- - Wednesday, April 6, 2016

The growing threat of the Islamic State in Egypt’s Sinai Peninsula is prompting the Pentagon to consider withdrawing the small contingent of U.S. forces there.

Top U.S. military brass are weighing whether to relocate the roughly 700 U.S. service members at the El-Ghora base in the northern part of the peninsula to positions further south, according to CNN.

The move would make the contingent of U.S. troops less susceptible potential attacks by Islamic State’s Egyptian faction and other extremist groups operating on the peninsula, located 169 miles east of Cairo.

The Obama administration is reportedly discussing details of the possible shift with Egypt and Israel, CNN reports.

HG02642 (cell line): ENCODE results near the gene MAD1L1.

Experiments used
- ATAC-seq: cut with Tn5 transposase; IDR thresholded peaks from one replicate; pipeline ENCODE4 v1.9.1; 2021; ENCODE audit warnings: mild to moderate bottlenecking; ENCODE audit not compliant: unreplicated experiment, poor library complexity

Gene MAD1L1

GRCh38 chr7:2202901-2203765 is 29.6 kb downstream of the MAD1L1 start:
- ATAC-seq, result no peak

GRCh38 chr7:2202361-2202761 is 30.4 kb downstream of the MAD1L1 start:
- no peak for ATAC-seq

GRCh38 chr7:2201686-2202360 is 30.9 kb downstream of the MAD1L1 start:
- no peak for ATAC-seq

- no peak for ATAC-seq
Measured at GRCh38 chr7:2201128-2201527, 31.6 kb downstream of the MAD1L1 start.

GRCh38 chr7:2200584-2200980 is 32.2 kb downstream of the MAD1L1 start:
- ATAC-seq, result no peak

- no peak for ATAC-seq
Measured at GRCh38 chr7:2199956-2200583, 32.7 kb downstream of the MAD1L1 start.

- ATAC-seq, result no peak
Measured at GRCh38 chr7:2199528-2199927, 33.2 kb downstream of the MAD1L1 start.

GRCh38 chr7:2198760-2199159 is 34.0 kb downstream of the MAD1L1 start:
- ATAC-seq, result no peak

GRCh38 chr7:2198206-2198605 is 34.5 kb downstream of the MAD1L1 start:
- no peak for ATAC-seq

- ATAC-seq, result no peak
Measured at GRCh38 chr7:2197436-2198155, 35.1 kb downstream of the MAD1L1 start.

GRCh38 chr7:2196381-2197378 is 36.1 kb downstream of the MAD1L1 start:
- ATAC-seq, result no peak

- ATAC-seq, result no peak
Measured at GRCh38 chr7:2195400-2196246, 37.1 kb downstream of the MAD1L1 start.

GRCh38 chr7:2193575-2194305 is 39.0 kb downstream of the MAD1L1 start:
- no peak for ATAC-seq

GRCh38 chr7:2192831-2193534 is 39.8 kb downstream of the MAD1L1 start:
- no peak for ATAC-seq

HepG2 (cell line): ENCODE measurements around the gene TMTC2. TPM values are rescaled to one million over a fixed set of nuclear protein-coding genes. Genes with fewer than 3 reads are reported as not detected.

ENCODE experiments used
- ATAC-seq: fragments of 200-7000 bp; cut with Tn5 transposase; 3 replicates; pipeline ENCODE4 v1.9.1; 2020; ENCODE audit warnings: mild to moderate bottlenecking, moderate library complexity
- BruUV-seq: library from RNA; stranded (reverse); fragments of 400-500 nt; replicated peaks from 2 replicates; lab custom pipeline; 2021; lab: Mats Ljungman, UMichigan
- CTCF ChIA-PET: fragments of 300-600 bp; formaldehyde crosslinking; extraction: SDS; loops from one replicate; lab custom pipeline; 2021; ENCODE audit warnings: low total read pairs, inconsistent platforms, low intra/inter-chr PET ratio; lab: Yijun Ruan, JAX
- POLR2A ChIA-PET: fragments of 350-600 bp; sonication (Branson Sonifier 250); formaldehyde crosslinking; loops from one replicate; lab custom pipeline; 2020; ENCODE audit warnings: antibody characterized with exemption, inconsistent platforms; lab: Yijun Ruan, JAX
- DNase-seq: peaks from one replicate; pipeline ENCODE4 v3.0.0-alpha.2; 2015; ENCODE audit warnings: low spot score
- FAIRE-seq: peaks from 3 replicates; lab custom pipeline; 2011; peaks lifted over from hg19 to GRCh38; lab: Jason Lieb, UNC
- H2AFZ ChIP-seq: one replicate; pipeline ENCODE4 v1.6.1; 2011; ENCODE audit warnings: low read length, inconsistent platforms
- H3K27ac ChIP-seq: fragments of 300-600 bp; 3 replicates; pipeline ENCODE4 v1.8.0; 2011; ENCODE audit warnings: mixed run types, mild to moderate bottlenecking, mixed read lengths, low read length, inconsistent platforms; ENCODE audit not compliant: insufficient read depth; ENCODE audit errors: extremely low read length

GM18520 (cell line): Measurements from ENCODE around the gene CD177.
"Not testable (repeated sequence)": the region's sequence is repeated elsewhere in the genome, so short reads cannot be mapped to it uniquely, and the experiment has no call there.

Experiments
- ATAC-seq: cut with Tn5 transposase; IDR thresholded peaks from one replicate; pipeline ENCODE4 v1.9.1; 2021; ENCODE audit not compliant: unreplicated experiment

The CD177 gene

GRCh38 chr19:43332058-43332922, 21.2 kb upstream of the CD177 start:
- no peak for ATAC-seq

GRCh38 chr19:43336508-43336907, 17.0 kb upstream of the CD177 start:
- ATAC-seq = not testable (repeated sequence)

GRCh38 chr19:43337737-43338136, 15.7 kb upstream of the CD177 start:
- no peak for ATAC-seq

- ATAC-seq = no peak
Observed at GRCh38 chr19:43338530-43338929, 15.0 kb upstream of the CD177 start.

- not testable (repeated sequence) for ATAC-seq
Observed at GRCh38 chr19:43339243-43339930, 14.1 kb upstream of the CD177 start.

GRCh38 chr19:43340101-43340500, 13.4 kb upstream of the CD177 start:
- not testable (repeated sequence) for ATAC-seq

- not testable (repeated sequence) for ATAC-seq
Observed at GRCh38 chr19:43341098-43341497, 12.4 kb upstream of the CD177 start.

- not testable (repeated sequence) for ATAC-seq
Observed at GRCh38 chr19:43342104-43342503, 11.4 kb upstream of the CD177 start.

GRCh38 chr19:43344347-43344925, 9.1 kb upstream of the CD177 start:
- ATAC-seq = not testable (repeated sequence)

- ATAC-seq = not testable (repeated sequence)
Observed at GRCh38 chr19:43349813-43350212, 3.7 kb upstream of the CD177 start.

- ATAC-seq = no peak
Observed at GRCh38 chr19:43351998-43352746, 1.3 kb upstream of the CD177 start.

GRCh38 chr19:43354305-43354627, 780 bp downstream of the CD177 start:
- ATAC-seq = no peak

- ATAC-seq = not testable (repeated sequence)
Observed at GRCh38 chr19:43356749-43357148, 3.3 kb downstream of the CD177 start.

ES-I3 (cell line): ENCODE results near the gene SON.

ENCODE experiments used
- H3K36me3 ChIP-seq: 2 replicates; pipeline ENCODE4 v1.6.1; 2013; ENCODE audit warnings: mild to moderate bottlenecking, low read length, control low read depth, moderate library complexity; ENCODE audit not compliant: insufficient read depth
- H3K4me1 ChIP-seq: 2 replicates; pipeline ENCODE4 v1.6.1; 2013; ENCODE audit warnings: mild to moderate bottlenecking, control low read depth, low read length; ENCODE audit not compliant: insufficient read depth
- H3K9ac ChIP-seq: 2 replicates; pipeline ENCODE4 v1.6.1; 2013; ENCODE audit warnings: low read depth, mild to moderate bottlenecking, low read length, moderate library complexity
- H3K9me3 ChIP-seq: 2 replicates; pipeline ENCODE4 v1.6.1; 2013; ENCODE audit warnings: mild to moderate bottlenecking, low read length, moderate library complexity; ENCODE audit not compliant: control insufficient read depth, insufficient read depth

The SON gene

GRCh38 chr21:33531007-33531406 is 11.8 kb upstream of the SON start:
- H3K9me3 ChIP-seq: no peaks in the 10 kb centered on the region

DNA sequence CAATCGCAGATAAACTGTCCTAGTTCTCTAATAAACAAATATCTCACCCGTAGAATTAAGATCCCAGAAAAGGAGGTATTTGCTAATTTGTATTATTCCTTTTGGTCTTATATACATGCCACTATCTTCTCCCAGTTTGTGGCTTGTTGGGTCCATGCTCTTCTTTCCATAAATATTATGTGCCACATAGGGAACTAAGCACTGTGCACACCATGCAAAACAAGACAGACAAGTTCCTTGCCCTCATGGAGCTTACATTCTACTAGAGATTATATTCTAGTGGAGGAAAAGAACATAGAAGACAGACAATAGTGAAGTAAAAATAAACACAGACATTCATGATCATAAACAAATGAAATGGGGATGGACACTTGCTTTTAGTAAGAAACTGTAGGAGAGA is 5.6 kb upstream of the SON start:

U.S. forces were deployed to the Sinai as part of a Multinational Force and Observers (MFO) mission, designed to monitor compliance of the peace deal struck between Cairo and Tel Aviv in 1979.

Pentagon spokesman Capt. Jeff Davis declined to comment on the potential move, telling AFP that Washington remains “fully committed to the objective of the …mission and the maintenance of the peace treaty between Israel and Egypt.”

“We are in continuous contact with the MFO and adjust force protection capabilities as conditions warrant,” he added.

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